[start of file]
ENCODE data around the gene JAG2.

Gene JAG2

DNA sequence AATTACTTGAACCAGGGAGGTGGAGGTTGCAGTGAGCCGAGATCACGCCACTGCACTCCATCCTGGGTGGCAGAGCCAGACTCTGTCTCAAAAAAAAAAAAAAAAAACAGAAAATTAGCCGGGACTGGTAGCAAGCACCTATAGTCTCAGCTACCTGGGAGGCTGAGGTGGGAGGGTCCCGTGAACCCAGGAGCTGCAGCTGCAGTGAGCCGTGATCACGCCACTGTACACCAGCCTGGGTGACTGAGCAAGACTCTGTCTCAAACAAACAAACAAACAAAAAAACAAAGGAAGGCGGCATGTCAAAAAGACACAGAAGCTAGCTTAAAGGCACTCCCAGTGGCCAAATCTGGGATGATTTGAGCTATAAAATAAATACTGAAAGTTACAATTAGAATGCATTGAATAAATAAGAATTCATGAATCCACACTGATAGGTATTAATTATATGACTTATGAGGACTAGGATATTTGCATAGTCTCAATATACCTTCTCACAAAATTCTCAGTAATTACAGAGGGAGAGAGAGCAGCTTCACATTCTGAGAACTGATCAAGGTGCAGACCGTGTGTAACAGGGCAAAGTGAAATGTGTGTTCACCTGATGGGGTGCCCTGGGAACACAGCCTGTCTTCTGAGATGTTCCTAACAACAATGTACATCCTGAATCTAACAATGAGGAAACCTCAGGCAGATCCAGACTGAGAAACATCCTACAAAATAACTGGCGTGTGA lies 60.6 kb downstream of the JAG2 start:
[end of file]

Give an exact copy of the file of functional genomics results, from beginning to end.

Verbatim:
ENCODE data around the gene JAG2.

Gene JAG2

DNA sequence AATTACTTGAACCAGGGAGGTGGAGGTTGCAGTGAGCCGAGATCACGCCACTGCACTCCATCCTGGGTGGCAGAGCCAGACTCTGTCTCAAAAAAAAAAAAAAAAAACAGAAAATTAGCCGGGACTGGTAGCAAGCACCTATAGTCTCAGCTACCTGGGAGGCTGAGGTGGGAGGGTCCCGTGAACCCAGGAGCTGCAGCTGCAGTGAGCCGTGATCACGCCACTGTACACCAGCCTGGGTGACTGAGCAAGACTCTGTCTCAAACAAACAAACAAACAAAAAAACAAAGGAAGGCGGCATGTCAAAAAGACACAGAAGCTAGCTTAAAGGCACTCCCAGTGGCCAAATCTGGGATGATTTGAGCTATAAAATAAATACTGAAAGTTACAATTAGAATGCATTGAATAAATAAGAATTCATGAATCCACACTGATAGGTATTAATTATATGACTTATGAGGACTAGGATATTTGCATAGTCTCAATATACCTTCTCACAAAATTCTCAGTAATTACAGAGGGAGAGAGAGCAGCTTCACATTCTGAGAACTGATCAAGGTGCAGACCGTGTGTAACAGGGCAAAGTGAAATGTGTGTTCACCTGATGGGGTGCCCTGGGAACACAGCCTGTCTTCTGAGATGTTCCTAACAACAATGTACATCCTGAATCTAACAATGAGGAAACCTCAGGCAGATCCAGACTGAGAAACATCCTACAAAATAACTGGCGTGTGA lies 60.6 kb downstream of the JAG2 start: